Finally, I showed up this week and was told Rob had been moved to the minimum-security house. I never got to say goodbye. The riddle might run like this: To whom do you never get to say goodbye?
I barely thought about any of this all morning, Wednesday, April 12. First thing, I drove my fiancée to work, and we delighted that the air was warm enough not to make our bodies tense when we stepped outside. I was thinking hard about what I was going to do with my English 112 class at UMass, and how I was going to respond to those students who have not been meeting our learning goals by not showing up, not emailing, not participating, not completing assignments. Contemplating these pedagogical challenges, I got out of the shower. So help me god, I began crying as I am right now, writing this. I said it out loud: “I never met him.”
Years ago, I was at a lecture with Homi Bhabha. He was elaborating upon a concept Achille Mbembe coined, necropolitics. With this in mind, in regard to the migrant crisis and the phenomenon of immigrant bodies washing up on beaches, Bhabha was discussing his interest in an ethics predicated upon our inability to meet the other. At the time, it sounded like good academic sport: take a swipe at Levinas while also proleptically defending against the criticism that academics are removed from society, that is, encounters with the other. Question: To whom do you never get to say goodbye? Answer: The person you never meet.
What would it take to have really said goodbye, in good faith, to Rob? In one sense, to say goodbye would require that we met—that as ethical agents we looked one another in the eyes and understood what we shared without possessing. It might also require the certainty that we would not not meet again—that he would not be prohibited, as he was, from entering the minimum-security house; that we would not avoid one another’s eyes; that we would not see one another someday, perhaps wandering the streets in Amherst, in Northampton, in Agawam; that we would not end up back there, occupants of a space of not meeting.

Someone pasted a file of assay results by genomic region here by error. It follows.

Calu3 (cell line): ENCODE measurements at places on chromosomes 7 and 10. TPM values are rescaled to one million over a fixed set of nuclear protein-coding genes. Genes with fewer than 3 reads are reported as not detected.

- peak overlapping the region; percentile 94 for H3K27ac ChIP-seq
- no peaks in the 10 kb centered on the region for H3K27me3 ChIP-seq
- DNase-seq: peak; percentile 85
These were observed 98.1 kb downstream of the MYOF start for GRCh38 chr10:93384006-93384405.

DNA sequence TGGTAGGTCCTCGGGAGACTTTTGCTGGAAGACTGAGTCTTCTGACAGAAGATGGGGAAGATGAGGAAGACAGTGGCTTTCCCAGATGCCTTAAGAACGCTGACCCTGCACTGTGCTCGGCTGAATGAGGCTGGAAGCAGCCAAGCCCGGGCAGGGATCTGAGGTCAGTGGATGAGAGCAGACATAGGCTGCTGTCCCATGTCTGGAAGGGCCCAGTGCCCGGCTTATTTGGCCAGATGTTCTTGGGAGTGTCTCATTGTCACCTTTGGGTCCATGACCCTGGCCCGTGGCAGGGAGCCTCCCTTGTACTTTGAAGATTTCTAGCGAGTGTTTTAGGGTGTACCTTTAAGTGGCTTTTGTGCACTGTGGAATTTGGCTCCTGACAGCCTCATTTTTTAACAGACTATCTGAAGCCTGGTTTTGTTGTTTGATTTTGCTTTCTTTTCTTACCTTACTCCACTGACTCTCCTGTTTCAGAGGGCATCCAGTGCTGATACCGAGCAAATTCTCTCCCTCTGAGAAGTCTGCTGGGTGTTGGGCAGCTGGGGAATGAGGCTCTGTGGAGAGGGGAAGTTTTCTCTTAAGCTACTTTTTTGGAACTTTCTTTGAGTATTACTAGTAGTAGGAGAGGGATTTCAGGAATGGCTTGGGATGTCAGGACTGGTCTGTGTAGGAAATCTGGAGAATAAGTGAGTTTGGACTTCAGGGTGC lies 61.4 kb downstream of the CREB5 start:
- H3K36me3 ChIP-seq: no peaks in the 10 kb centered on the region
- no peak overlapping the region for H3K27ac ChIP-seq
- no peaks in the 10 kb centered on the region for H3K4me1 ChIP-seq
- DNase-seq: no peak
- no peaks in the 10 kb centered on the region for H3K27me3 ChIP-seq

If I wish I could have said goodbye to Rob, it is because I wish we could have met one another. This must be the hope. That one day we may find one another in one another as to wish each other well. We shared, no doubt, real—even caring—moments, but that is a far cry from the conditions necessary for ethical exchange. Education—that is the intersubjective exchange of knowledges that is also the creation of knowledges—must be ethical if it is to happen at all. Rob and I did not get to meet this time. But we thought together, in an awful space, and maybe the mind will win. Maybe the mind will create the conditions for each other in which we all may meet, share the weather, and wish each other well.